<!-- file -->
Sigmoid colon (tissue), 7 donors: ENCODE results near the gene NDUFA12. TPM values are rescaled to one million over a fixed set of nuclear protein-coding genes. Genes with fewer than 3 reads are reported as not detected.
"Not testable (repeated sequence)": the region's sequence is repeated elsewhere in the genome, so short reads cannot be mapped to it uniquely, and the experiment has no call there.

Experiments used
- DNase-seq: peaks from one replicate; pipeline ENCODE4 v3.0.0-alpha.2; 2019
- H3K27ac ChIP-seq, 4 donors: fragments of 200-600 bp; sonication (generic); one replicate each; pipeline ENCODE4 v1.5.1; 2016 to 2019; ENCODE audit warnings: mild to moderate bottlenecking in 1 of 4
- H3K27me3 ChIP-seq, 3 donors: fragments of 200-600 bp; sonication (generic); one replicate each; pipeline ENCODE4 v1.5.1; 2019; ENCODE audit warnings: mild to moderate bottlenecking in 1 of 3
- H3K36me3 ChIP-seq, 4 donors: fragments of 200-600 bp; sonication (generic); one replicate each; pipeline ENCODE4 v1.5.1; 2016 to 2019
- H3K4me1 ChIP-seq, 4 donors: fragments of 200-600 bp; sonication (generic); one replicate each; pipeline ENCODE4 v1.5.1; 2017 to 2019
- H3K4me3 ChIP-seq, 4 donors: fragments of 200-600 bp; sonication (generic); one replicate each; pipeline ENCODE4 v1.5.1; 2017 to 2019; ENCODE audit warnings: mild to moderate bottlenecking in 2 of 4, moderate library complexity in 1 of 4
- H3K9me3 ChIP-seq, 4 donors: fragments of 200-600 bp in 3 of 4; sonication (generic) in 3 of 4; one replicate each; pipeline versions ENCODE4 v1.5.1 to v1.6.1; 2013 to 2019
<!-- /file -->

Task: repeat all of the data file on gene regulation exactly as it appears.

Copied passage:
Sigmoid colon (tissue), 7 donors: ENCODE results near the gene NDUFA12. TPM values are rescaled to one million over a fixed set of nuclear protein-coding genes. Genes with fewer than 3 reads are reported as not detected.
"Not testable (repeated sequence)": the region's sequence is repeated elsewhere in the genome, so short reads cannot be mapped to it uniquely, and the experiment has no call there.

Experiments used
- DNase-seq: peaks from one replicate; pipeline ENCODE4 v3.0.0-alpha.2; 2019
- H3K27ac ChIP-seq, 4 donors: fragments of 200-600 bp; sonication (generic); one replicate each; pipeline ENCODE4 v1.5.1; 2016 to 2019; ENCODE audit warnings: mild to moderate bottlenecking in 1 of 4
- H3K27me3 ChIP-seq, 3 donors: fragments of 200-600 bp; sonication (generic); one replicate each; pipeline ENCODE4 v1.5.1; 2019; ENCODE audit warnings: mild to moderate bottlenecking in 1 of 3
- H3K36me3 ChIP-seq, 4 donors: fragments of 200-600 bp; sonication (generic); one replicate each; pipeline ENCODE4 v1.5.1; 2016 to 2019
- H3K4me1 ChIP-seq, 4 donors: fragments of 200-600 bp; sonication (generic); one replicate each; pipeline ENCODE4 v1.5.1; 2017 to 2019
- H3K4me3 ChIP-seq, 4 donors: fragments of 200-600 bp; sonication (generic); one replicate each; pipeline ENCODE4 v1.5.1; 2017 to 2019; ENCODE audit warnings: mild to moderate bottlenecking in 2 of 4, moderate library complexity in 1 of 4
- H3K9me3 ChIP-seq, 4 donors: fragments of 200-600 bp in 3 of 4; sonication (generic) in 3 of 4; one replicate each; pipeline versions ENCODE4 v1.5.1 to v1.6.1; 2013 to 2019